1957 U-62 Thriftway Too
Owner: Ron Daum
Driver(s): Ron and Alex Daum
Model Builder: Craig Bradshaw
Construction: Carbon Fiber Composite
Year Built: 2008
Motor: Himax 3630-1500
Radio: Specktrum DX6i
Electronic Speed Controller: ETTI 150 Navy Race
Propeller: Octura X447R
Paint Colors: Mahogany, Persimmon (Orange), White
Graphics: Craig Bradshaw
Notes about the Model: Craig Bradshaw had prepared a mold and built the Gilmore’s 1960 white version of the boat that successfully debuted at the 2008 Champion Spark Plug Regatta. Craig offered to build Ron a hull, an offer that he eagerly accepted, and the rest is history. The West Coast Custom Boat Works delivered the new “Too” hull the Such Crust/Pepsi Shop for outfitting in June 2008 and was subsequently returned to Craig Bradshaw for painting and graphics.
Notes about the Real Boat: A lot of attention focused on the THRIFTWAY TOO when she arrived in Seattle from her builder Les Staudacher in the summer of 1957. Unlike every other boat on the circuit that year, THRIFTWAY TOO sported a forward-cockpit, or "cabover", hull configuration. Since the end of World War II, a number of Unlimited hydroplanes had seated the driver ahead of the engine. These included SANT AMBROGIO (1948), SKIP-A-LONG (1948-49), THUNDERBOLT (1952), and SCOOTER (1954) but the T-Too was the first of the prop riding three pointers to do so.
Designer Ted Jones touted the THRIFTWAY TOO as "the boat of the future" although she was only sporadically competitive. The crew constantly battled the boat, which was blazingly fast on the straights, but bogged down in the corners. To overcome this "sinking" feeling, the Thriftway team installed the first rear stabilizer on a hydro; an honor often bestowed on the Pay 'n' Pak in the early 70s. But even this could help her get out of the corners. She did manage to finish second in the 1957 President’s Cup and 1958 Diamond Cup races with Boeing test pilot Brien Wygle driving. The 34-foot hull was one of the biggest and heaviest Unlimiteds of all time and was further handicapped on account of being designed to carry two V-12 aircraft engines in tandem although she never used more than one. Throughout her career, THRIFTWAY TOO was greatly overshadowed by her smaller, faster and better funded team mate. While the U-60 had a professional crew and first class equipment, the U-62 had a completely volunteer crew and second hand everything else.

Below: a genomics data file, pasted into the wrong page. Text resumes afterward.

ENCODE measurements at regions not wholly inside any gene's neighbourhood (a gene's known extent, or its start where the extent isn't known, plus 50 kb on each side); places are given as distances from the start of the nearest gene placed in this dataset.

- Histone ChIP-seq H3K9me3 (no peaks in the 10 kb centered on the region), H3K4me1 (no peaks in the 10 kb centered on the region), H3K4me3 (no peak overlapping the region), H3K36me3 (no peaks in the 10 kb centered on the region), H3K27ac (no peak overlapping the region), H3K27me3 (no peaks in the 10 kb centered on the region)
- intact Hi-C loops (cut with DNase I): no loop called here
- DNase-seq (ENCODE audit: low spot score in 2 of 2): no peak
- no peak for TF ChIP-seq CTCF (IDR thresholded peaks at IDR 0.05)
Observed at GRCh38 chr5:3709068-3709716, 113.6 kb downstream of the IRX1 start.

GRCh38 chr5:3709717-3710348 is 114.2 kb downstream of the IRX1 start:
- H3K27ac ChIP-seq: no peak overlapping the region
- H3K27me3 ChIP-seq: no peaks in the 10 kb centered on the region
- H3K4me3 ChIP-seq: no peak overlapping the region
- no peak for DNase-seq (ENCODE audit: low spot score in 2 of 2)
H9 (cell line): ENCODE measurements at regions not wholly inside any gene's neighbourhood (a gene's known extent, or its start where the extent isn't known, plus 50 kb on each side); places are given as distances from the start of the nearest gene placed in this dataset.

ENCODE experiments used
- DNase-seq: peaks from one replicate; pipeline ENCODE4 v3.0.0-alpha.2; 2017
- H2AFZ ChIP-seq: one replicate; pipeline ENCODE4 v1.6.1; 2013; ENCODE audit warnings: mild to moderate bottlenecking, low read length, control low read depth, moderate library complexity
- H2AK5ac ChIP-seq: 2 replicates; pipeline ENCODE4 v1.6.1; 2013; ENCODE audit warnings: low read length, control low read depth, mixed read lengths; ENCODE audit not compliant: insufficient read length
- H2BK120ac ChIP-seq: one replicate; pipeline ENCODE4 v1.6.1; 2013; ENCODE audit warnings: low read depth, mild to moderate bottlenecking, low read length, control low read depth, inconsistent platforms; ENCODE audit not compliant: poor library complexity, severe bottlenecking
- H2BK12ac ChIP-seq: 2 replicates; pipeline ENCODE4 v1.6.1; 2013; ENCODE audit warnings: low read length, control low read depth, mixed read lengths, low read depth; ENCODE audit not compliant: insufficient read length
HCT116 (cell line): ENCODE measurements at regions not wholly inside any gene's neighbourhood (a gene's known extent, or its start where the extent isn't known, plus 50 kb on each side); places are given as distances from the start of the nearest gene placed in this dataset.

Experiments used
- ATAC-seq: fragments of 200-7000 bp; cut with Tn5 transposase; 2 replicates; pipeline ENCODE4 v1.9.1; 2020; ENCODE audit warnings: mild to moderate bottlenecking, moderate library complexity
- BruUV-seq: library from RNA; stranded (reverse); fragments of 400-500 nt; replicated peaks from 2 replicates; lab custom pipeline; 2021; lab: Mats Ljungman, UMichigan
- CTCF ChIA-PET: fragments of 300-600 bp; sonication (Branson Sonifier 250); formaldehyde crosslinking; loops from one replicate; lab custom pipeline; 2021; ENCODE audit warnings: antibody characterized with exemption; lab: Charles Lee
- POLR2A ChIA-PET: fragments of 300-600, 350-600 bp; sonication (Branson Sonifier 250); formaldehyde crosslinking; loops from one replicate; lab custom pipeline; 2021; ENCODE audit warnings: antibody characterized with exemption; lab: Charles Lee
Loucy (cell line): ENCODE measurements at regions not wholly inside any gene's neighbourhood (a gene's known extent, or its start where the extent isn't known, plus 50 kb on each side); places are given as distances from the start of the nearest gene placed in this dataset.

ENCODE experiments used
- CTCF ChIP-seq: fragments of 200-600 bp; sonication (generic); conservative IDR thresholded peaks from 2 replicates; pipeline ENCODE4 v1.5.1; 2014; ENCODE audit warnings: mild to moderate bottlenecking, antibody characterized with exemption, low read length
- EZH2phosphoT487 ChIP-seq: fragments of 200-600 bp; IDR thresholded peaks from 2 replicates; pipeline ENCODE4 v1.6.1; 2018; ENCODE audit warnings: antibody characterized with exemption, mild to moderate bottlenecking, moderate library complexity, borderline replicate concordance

After four years of experimentation, THRIFTWAY TOO, the first modern cabover, was written off as a failure and eventually buried in a landfill. But she left behind the germ of an idea that was later picked up and perfected by others. Though her racing days were far from successful, the sleek cabover THRIFTWAY TOO is now having the last laugh. In the days when conventionally designed hulls (with the driver sitting behind the engine) ruled, the Too was an oddity, the victim of visionary ideas that would not become standard until almost 25 years later.
Notes about 2016: Rebuilt and repainted for the 2015 season, the boat was damaged during the season. The Too is expected to see little action in 2016.